Setting aside the obvious Dilbertian conclusion, the moral of this story is that insight is more important than process if the end product is to be genuinely useful. No matter how well you do what you're asked to, it's only useful insofar as you were solving the right problem.

Anyway, let's get back to Apache, and a paraphrase of a reasonably common type of session in which I tried to help someone. He starts, as do many, with the mistake of assuming a solution rather than addressing the underlying problem.

newbie: I need some help with mod_rewrite
newbie: Is RewriteRule foo\.example\.com right?

That begs the question, right for what? It's an important question, because of the obvious subtext: "It didn't quite do what I wanted, so how do I fix it?"

Well, as with so many mod_rewrite questions, there's a simpler solution to what was actually asked. Let's try it:

niq: redirect?
fajita: redirect is or or see 'Redirect Context'
newbie: No, I can't use that.
newbie: That sends a redirect. I want to do it all on the server.

It worked. Newbie has told us why his rewrite rule doesn't do what he wants. He wants the server to treat one domain as another. OK, there's a simple solution to that, too:

niq: serveralias
fajita: serveralias is or

Now we've effectively covered all our bases. Redirect works by sending an HTTP redirect; ServerAlias internally treats one server name as equivalent to another. Mod_rewrite offers exactly the same options.

But, crucially, these two options are also exactly what HTTP offers. So, if neither of them "works", then no amount of mod_rewrite wizardry is going to fix it either. The difference is that whereas Redirect and ServerAlias are sufficiently simple that our newbie can see what they do (and don't do), mod_rewrite offers deep voodoo, and with it the enticing prospect of defeating the basic laws of HTTP. By analogy, let's call it perpetual motion.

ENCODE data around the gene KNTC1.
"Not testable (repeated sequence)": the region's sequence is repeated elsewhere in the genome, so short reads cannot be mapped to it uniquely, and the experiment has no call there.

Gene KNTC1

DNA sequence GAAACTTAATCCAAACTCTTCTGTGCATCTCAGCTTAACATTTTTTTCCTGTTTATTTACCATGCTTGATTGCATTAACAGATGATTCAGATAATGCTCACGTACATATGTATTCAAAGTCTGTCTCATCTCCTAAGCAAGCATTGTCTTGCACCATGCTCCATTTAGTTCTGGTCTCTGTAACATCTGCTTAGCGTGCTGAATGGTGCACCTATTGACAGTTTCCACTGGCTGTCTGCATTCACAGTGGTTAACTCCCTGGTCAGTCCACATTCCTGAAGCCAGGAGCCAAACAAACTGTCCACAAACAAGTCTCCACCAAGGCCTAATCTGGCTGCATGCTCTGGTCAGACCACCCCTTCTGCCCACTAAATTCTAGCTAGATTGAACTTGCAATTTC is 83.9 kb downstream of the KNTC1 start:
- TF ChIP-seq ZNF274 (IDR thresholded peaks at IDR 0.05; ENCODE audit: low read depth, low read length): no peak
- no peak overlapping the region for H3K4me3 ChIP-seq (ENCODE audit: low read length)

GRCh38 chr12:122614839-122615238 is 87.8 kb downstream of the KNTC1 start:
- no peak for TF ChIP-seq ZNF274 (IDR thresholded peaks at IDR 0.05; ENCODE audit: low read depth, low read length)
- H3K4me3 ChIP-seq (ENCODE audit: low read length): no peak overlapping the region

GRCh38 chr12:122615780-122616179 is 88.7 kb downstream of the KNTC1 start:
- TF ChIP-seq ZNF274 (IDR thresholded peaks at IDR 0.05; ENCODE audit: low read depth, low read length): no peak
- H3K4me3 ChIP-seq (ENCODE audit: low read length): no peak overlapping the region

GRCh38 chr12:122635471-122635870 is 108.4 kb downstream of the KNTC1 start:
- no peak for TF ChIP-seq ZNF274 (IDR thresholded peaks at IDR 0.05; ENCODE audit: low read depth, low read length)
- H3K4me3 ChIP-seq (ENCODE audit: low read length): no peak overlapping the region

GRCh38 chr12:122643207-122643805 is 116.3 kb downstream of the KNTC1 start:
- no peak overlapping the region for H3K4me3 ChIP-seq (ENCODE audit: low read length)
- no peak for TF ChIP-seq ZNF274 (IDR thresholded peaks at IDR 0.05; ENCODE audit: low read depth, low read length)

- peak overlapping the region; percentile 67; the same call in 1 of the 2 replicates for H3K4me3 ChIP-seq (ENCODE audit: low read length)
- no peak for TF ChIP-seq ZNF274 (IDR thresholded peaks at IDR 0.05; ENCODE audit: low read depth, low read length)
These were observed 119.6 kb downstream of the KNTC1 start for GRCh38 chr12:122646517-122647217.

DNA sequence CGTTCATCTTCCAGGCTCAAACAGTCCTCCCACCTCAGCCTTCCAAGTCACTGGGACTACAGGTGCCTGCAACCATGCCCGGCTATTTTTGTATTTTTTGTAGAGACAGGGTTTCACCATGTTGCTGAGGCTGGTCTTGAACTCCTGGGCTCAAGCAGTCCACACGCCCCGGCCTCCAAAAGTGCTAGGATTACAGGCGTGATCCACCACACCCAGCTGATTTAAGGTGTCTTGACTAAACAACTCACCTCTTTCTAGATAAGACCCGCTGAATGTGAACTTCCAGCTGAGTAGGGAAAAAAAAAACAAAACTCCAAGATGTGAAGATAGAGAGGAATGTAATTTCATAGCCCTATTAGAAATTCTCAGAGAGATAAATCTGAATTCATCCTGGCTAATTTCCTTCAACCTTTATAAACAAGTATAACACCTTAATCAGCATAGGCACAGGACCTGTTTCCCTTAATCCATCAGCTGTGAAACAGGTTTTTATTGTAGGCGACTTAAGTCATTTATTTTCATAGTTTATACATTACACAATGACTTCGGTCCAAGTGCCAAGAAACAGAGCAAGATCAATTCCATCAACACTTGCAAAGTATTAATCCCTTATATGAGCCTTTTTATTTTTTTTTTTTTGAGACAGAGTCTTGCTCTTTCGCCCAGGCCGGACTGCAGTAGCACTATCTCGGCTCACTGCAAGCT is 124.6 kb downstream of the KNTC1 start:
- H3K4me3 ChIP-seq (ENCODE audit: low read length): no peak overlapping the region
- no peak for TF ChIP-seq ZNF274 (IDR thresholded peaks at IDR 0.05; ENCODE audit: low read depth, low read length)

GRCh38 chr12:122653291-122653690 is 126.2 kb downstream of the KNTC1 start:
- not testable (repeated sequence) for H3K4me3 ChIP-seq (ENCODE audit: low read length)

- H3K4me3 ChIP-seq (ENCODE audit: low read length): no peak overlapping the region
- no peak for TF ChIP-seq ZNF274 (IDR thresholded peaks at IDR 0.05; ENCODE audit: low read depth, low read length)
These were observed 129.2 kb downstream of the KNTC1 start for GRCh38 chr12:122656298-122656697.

Let's see where this is leading:

newbie: That doesn't work for me either. I need the server variable set to

OK, now we're getting somewhere. Actually, serveralias does exactly what he just asked for, and he'll realise that in a moment if he's bright enough to be helped. Of course, his thinking now is probably confused by too much staring at a problem. Anyway, at this point I shut up. Maybe to give him pause for reflection. Or maybe just because taking the discussion any further was going to take more time than I had for IRC. Well, actually both. As it happens, someone else stepped in:

other-regular: what exactly is the problem you're trying to solve?

On the web, HTTP is like the laws of nature: you can't just ignore it and expect it to go away. You can work around it in many ways, but you're better off working with it. Define your problem, and make sure it's feasible within the constraints of HTTP. Only when you have a well-specified problem should you look to Apache - let alone mod_rewrite - for a solution.

Actually, Apache can transcend HTTP. But that gets beardy (not to mention the paunch and sandals), and isn't something you can do with the likes of mod_rewrite or PHP. Maybe I'll discuss it in another article.

Copyright © 2006 Nick Kew